EU finance ministers: Digital Euro must protect privacy

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EU finance ministers: Digital Euro must protect privacy

At a recent meeting discussed EU finance ministers reviewed the progress of the digital euro project and stressed the need for the digital currency to protect citizens’ privacy and be transparent.

Ministers also recognized the potential benefits of a digital euro, such as greater financial inclusion and less dependence on foreign payment systems, but stressed the importance of protecting users’ personal data and financial information.

The ministers also stressed that the digital euro must be secure and resistant to potential cyber threats. They stressed the importance of working closely with the European Central Bank and other relevant authorities to ensure that the digital euro meets the highest security and privacy standards.

EU takes concerns about CBDCs seriously

The development of a digital euro has been the subject of much debate within the EU, with some experts warning of the potential risks and drawbacks of such a currency. However, the emphasis placed by finance ministers on privacy indicates that the EU takes these concerns seriously and is committed to ensuring that the digital euro is developed in a way that prioritizes the protection of users’ personal data.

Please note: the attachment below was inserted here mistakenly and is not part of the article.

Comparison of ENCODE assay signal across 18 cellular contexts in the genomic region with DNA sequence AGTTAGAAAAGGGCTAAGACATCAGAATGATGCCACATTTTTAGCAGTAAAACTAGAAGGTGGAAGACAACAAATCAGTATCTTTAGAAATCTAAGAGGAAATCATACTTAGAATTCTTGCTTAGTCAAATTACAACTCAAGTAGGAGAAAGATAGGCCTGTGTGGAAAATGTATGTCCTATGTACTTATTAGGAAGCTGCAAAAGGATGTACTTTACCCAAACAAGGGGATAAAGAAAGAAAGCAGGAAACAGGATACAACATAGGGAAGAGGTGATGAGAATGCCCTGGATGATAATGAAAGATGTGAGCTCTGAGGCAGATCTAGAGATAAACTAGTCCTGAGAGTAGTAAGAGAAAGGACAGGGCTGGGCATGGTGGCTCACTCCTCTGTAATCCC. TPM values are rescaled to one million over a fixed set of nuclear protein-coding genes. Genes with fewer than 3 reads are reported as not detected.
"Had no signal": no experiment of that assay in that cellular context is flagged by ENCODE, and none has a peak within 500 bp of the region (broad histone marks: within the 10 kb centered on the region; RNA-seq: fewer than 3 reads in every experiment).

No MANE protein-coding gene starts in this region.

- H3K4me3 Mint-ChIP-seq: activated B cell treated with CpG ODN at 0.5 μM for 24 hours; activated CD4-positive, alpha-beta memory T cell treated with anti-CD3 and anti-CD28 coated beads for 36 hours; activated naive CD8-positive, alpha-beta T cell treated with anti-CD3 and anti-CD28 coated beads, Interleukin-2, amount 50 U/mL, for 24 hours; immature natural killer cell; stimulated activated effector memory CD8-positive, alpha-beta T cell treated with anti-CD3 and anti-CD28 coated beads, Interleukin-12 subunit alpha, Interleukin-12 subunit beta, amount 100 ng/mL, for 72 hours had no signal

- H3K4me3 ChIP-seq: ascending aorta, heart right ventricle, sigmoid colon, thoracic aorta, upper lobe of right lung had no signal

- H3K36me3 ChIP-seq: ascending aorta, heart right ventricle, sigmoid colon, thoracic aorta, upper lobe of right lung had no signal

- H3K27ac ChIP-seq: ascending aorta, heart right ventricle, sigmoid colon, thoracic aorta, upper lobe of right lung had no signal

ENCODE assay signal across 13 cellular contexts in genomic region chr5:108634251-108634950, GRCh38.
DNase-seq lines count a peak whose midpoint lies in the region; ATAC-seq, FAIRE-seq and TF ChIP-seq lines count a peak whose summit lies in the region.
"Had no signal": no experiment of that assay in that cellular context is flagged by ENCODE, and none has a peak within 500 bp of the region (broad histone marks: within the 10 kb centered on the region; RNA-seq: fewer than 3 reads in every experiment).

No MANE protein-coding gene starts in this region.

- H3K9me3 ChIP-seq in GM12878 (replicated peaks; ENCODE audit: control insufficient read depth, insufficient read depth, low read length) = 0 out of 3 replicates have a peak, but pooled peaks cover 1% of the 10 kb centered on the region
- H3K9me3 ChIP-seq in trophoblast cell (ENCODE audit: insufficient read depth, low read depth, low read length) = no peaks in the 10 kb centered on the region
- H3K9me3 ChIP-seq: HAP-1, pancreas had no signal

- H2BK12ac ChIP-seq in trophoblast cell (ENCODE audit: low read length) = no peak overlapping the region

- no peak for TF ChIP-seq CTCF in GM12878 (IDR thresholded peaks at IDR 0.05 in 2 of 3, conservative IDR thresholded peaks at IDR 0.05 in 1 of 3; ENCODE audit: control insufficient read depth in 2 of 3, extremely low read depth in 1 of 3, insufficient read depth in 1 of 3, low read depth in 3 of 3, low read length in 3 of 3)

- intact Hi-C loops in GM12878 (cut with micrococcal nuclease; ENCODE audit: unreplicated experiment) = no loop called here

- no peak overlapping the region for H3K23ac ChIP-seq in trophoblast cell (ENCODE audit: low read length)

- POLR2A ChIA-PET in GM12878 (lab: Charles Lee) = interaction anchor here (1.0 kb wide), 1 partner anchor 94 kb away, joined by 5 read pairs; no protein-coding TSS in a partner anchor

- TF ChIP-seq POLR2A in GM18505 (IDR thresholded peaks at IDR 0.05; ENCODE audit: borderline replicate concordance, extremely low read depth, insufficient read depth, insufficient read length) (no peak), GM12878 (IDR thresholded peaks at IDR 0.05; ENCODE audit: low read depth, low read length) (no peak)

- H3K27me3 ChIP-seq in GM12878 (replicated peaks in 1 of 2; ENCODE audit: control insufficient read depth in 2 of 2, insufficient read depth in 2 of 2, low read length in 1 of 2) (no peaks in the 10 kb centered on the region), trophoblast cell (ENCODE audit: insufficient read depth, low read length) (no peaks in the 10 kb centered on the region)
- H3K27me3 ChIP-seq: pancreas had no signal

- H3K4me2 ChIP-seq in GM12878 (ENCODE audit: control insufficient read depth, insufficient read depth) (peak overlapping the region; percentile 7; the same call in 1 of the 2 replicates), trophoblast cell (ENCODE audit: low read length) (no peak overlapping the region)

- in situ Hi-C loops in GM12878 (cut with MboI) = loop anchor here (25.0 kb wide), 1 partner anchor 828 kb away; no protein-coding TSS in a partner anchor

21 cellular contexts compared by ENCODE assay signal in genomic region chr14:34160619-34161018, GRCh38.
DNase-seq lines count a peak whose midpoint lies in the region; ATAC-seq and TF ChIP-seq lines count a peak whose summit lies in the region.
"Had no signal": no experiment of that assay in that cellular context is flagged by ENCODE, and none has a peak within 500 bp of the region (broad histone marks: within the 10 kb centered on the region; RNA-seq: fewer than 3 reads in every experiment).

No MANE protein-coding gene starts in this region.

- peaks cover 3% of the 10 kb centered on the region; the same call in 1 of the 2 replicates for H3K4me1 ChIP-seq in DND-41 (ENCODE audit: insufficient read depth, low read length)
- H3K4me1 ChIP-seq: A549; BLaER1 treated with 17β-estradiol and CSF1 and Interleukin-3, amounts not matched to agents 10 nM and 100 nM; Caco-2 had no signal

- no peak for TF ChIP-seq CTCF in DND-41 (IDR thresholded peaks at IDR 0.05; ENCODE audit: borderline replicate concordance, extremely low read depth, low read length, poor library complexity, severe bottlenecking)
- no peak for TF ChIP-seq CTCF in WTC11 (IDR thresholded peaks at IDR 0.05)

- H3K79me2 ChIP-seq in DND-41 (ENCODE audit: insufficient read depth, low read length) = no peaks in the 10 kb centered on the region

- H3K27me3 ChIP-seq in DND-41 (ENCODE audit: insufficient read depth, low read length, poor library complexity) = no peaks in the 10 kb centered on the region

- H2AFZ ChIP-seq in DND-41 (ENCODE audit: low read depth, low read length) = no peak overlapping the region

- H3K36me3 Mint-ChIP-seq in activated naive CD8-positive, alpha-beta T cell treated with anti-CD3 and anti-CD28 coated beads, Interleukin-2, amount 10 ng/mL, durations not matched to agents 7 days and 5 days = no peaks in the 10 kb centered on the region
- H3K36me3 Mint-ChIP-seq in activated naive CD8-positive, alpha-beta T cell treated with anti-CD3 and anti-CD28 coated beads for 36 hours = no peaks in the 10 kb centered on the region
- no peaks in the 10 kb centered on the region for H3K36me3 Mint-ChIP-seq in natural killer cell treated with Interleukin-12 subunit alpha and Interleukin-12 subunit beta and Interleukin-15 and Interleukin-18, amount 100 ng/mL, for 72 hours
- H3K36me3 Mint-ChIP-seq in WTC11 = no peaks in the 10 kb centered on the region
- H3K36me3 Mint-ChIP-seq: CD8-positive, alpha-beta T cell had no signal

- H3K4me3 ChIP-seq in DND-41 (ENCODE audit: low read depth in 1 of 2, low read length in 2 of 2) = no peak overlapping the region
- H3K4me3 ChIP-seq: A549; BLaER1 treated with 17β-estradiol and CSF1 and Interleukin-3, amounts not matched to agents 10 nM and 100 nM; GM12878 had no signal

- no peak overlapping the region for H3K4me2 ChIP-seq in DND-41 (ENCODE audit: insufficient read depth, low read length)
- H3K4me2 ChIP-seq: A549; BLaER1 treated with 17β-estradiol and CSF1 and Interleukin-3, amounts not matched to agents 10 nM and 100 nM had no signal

Overall, finance ministers stated that the digital euro should be designed to be as close to physical cash as possible in terms of privacy. The EU is committed to the anonymity of transactions and the protection of personal data.

This latest statement from EU finance ministers is a clear indication that privacy and security will be at the forefront of the digital euro project. It remains to be seen how these principles will be implemented in practice, but the ministers’ emphasis on privacy suggests that the EU is taking a careful and responsible approach to developing a digital euro.

What are the next steps?

The European Commission intends to present a proposal in the first half of this year that will create the digital euro and regulate its main features.

Meanwhile, the European Central Bank is working on a prototype for the digital euro. Five companies – CaixaBank, Worldline, EPI, Nexi and Amazon were selected to participate in the exercise, with each company focusing on a specific use case for the project.

The ECB’s research phase is expected to end in the autumn, after which it will be decided whether the project will be realised.

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